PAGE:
He wrote on Aug. 9 that MacBurney's claims engineers advised using rocks to stabilize the embankments meant that "clearly somebody had concerns about the stability of the facility."

In another post from Aug. 6, Caldwell posited that the dam failed because "there was too much water in the dam, the corner gave way, an upstream slide occurred, and the disaster ensued.

"They are saying nobody could have anticipated this," he said. "Rubbish. It was entirely predictable given the facts. It is just nobody had the courage to speak.

"The sad thing is that if indeed the dam was being operated in accordance with plans and permits, the consultants are to blame."

Meanwhile, the local consultant familiar with Red Chris mines' plans who spoke anonymously to The Tyee insisted he does, in fact, know the tailings impoundment's design quite well at that site -- and expressed worries it may be even less stable than its counterpart at Mount Polley.

"They're similar designs," he said. "There are some subtle differences, it's a different shape and it's deeper and in a valley.

"But it's in a place prone to avalanches and landslides, geohazards that actually the impoundment in [Mount Polley] didn't have. Normally, you model failures on a catastrophic event, not 3 a.m. on a morning and the thing suddenly goes -- it just came too high and fell apart. The impoundment that's planned at Red Chris has a lot more geohazards than the Mount Polley site does."

'They're rushing forward' at Red Chris: Mining Watch

Ramsey Hart, Canada program coordinator for MiningWatch Canada, said the Red Chris project has raised numerous questions not only about the safety of its tailings dam, but about Imperial Metals' practices overall.

"They're rushing forward to get it built," he said, claiming that at an impoundment consultation he attended for the mine, operators boasted they'd started impoundment construction before getting permits. "I guess they're confident in the regulatory process going their way.

"That raises some concerns that they're not following the best practices, or that they're not doing everything they could to address the issues -- about shortcuts or best practices not being met."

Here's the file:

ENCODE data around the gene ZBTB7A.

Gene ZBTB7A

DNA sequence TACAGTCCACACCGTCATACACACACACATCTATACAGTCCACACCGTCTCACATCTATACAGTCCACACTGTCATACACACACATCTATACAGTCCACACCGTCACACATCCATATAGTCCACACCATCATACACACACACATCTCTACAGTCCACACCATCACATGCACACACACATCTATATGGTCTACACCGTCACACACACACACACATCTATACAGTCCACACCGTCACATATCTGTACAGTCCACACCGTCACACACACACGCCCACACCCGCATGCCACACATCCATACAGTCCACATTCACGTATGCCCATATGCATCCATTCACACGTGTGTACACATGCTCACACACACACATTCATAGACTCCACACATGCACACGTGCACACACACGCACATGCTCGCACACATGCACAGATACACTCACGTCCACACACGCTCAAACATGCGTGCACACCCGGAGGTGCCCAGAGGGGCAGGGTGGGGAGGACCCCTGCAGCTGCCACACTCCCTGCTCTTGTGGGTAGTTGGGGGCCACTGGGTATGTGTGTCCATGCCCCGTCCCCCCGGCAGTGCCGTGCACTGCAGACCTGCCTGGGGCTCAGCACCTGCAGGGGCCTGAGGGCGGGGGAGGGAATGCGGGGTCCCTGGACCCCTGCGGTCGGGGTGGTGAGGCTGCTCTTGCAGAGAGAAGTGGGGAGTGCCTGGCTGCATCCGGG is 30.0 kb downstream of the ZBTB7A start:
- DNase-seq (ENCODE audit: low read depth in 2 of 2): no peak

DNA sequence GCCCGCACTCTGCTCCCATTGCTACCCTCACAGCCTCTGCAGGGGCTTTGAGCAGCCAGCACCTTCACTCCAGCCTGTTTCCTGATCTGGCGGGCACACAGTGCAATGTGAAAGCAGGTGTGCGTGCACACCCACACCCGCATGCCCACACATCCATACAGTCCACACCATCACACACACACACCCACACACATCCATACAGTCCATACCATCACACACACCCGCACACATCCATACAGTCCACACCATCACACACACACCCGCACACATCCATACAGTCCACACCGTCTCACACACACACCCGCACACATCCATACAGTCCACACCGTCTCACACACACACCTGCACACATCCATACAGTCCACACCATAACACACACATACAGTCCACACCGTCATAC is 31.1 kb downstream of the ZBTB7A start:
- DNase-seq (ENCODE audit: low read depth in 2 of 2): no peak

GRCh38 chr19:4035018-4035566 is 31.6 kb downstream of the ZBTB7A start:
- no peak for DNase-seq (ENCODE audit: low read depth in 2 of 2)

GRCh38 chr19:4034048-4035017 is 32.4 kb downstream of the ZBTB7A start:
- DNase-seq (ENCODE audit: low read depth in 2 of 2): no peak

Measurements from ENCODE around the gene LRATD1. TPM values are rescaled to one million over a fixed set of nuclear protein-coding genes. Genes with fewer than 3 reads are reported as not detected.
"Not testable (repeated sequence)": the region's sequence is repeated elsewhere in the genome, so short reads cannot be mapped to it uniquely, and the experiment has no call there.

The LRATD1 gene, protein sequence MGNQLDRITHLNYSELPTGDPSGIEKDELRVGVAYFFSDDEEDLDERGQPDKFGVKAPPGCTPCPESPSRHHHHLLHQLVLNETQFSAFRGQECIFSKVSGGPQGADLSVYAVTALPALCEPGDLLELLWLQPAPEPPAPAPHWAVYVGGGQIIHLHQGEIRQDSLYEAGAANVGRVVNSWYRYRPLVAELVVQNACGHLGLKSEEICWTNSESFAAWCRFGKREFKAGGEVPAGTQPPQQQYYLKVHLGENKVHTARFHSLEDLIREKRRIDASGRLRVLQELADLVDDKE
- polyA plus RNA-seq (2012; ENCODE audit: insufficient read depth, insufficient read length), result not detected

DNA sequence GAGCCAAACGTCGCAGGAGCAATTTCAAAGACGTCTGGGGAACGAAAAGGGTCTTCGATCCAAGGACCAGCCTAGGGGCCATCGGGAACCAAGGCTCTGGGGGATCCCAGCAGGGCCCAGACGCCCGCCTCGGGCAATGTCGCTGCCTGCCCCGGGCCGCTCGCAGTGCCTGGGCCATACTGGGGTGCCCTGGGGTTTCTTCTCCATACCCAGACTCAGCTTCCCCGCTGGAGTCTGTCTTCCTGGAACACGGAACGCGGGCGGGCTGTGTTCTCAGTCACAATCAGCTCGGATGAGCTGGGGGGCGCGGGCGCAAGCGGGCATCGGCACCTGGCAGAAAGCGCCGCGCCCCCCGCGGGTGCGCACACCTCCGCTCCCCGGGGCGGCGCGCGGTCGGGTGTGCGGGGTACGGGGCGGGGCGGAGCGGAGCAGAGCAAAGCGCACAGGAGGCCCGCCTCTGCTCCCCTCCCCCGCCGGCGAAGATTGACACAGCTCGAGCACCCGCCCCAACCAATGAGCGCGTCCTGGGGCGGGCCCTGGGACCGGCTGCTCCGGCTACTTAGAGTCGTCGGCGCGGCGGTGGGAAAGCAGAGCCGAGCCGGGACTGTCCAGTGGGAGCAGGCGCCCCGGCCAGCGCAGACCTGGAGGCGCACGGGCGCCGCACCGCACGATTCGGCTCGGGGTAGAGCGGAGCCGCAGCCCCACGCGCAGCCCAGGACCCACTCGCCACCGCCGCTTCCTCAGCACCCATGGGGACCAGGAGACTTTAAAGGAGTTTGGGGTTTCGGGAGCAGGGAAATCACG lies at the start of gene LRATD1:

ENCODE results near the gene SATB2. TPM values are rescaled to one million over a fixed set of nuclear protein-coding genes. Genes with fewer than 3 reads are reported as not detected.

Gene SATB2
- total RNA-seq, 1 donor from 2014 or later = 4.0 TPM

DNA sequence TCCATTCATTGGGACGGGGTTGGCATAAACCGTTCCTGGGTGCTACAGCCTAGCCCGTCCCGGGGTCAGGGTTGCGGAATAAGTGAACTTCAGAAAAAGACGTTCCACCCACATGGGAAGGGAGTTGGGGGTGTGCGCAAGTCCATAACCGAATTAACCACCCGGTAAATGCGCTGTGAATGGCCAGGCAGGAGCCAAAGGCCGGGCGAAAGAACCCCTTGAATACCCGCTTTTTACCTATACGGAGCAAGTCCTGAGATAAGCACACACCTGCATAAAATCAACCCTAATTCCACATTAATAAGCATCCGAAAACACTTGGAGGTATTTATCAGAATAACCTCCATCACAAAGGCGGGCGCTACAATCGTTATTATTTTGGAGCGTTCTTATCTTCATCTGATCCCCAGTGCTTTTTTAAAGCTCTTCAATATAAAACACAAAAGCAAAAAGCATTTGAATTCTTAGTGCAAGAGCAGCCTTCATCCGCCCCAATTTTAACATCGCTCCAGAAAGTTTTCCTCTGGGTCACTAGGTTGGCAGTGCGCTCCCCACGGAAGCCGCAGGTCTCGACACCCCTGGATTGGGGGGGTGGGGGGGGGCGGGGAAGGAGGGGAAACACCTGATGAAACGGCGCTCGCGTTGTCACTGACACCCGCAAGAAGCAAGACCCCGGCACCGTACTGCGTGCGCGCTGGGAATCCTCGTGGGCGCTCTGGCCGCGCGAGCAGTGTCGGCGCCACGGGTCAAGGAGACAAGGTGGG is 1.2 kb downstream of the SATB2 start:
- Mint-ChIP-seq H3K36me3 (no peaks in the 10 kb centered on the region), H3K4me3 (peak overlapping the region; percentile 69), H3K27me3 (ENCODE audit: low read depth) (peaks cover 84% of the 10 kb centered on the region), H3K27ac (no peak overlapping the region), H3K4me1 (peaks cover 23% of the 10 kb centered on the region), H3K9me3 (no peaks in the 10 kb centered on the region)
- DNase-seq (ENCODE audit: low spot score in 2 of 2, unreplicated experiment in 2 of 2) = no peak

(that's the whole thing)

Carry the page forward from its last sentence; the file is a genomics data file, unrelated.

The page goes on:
If the allegations he's heard of corner-cutting are true, he added, they likely stem from a "drive for the bottom line, as there is in most mining companies, that's combined with a fairly permissive regulatory regime."

According to Elections BC records, various divisions of AMEC donated $221,010 to the BC Liberals since 2000, and none to the BC New Democrats. (The Tyee previously reported that Imperial Metals and its mine subsidiaries also donated $233,710 to the Liberals and $43,410 to the NDP).  [Tyee]

Read more: BC Politics, Environment

Share this article

The Tyee is supported by readers like you

Join us and grow independent media in Canada

Facts matter. Get The Tyee's in-depth journalism delivered to your inbox for free

Tyee Commenting Guidelines

Do not:

  •  Use sexist, classist, racist or homophobic language
  • Libel or defame
  • Bully, threaten, name-call or troll
  • Troll patrol. Instead, downvote, or flag suspect activity
  • Attempt to guess other commenters’ real-life identities


  • Verify facts, debunk rumours
  • Add context and background
  • Spot typos and logical fallacies
  • Highlight reporting blind spots
  • Ignore trolls and flag violations
  • Treat all with respect and curiosity
  • Stay on topic
  • Connect with each other


The Barometer

Tyee Poll: Are You Preparing for the Next Climate Disaster?

Take this week's poll